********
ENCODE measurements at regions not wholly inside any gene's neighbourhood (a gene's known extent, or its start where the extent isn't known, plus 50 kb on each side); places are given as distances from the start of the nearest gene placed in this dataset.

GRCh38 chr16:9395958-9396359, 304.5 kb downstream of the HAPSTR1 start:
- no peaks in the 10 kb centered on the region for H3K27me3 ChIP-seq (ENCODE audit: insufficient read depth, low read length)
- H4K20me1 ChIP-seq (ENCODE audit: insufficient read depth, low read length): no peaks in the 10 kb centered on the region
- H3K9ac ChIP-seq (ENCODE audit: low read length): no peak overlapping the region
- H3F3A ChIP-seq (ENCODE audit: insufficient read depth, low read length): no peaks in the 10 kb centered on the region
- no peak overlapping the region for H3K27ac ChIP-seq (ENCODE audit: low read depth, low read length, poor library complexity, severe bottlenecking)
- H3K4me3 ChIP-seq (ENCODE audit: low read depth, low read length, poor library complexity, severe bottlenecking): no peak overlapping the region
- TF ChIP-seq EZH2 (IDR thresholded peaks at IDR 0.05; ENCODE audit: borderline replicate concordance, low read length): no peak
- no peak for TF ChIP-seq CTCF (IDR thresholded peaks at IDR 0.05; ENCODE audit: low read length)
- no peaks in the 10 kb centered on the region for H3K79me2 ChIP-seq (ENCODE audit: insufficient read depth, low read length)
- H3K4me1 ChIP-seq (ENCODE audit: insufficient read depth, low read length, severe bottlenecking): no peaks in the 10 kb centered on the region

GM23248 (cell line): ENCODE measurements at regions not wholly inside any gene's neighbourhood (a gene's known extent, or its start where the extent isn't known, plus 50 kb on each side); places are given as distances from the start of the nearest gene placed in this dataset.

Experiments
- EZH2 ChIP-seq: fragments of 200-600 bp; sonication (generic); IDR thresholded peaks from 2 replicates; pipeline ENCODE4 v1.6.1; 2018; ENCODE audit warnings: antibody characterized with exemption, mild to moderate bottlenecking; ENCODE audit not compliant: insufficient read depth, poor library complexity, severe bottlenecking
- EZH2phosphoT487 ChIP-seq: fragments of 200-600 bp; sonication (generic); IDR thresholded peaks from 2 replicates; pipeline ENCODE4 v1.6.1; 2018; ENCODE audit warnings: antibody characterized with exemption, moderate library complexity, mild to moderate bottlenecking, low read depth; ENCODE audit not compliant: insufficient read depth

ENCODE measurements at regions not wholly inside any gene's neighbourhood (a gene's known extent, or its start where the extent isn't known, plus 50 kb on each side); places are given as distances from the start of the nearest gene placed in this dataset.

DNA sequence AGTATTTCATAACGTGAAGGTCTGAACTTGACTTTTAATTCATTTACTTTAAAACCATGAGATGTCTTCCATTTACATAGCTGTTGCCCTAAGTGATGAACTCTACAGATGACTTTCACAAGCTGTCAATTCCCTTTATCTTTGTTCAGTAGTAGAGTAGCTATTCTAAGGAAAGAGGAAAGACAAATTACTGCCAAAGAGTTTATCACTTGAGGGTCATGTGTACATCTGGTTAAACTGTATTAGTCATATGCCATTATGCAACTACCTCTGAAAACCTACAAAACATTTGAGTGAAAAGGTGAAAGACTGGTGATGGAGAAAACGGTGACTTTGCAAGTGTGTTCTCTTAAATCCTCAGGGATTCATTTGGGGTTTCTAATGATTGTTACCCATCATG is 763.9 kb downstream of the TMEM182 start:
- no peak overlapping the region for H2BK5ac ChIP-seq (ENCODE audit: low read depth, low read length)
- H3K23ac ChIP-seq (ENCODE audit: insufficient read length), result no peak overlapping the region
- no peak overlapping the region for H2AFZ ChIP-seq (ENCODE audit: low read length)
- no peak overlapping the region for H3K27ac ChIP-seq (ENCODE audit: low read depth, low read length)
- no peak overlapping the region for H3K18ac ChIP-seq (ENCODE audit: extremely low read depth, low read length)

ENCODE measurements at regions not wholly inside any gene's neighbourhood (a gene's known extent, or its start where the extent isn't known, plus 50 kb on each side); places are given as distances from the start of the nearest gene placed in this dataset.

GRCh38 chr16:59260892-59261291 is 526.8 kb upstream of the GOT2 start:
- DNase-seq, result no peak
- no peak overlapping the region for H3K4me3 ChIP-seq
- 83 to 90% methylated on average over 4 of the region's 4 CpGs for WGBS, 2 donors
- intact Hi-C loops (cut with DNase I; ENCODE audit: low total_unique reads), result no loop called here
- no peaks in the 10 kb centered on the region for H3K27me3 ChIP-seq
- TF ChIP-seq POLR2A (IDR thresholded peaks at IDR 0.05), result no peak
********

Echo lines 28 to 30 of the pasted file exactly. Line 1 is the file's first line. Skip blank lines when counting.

- 83 to 90% methylated on average over 4 of the region's 4 CpGs for WGBS, 2 donors
- intact Hi-C loops (cut with DNase I; ENCODE audit: low total_unique reads), result no loop called here
- no peaks in the 10 kb centered on the region for H3K27me3 ChIP-seq